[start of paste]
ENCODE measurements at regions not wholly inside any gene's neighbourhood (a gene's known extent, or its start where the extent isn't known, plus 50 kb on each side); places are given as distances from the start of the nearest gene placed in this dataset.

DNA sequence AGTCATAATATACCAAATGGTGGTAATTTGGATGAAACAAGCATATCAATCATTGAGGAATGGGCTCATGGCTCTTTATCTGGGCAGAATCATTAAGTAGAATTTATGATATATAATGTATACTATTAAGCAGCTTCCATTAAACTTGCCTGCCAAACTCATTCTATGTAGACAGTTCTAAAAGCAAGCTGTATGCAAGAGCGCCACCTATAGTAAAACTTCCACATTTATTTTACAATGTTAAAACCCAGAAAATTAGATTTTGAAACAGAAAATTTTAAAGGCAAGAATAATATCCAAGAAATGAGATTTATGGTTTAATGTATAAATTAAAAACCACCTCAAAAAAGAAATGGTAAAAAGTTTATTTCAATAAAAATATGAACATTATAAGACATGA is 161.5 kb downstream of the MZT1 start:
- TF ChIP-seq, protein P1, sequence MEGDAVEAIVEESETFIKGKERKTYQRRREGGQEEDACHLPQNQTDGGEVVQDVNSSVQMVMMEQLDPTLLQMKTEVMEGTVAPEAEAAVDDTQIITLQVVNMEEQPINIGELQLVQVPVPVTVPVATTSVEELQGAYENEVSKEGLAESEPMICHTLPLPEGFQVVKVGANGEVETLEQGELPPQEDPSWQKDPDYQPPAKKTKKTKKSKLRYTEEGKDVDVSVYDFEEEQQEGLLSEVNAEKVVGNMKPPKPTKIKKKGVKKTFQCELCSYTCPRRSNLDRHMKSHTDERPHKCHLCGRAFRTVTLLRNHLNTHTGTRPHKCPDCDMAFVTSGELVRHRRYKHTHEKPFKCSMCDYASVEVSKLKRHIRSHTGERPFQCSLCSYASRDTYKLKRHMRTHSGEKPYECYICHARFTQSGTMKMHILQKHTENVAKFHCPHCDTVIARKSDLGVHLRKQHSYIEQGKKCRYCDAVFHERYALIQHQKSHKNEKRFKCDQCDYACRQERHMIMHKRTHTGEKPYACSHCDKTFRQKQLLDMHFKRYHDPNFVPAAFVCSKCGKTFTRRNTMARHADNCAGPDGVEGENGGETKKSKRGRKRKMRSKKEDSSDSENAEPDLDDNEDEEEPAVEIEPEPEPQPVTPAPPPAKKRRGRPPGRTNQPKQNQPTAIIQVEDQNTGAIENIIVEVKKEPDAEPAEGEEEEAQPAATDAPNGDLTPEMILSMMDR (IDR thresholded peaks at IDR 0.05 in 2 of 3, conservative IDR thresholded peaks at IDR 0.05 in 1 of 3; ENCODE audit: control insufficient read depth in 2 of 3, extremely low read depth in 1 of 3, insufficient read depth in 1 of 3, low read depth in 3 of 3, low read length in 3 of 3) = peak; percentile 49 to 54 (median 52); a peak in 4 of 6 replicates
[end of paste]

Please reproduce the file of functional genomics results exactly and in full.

ENCODE measurements at regions not wholly inside any gene's neighbourhood (a gene's known extent, or its start where the extent isn't known, plus 50 kb on each side); places are given as distances from the start of the nearest gene placed in this dataset.

DNA sequence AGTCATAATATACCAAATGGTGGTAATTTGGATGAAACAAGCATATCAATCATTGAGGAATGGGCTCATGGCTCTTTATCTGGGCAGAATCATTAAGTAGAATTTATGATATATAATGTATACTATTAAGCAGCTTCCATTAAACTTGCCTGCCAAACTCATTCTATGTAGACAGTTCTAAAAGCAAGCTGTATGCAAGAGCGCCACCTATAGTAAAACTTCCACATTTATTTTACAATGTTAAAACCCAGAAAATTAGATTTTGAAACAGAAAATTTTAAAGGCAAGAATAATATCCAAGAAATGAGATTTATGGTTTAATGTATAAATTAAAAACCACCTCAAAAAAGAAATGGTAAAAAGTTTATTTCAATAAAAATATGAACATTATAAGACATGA is 161.5 kb downstream of the MZT1 start:
- TF ChIP-seq, protein P1, sequence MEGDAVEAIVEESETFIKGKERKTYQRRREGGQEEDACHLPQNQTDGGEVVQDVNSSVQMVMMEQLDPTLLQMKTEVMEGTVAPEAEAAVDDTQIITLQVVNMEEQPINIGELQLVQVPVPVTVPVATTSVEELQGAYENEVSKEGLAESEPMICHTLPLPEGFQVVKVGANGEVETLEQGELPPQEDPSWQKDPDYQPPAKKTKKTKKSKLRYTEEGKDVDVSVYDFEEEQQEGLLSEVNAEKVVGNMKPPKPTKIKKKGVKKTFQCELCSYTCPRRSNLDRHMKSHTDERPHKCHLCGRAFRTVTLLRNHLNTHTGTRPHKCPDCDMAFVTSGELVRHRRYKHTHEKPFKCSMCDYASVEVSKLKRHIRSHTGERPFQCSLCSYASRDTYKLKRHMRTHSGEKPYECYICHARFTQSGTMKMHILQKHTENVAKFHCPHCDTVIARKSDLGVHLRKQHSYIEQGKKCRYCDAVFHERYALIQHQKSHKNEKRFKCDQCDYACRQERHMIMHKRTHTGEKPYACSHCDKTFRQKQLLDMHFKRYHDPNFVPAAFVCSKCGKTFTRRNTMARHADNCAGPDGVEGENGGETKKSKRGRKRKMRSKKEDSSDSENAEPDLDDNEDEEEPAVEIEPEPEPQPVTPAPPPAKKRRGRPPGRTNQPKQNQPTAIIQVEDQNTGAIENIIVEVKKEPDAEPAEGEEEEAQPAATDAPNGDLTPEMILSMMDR (IDR thresholded peaks at IDR 0.05 in 2 of 3, conservative IDR thresholded peaks at IDR 0.05 in 1 of 3; ENCODE audit: control insufficient read depth in 2 of 3, extremely low read depth in 1 of 3, insufficient read depth in 1 of 3, low read depth in 3 of 3, low read length in 3 of 3) = peak; percentile 49 to 54 (median 52); a peak in 4 of 6 replicates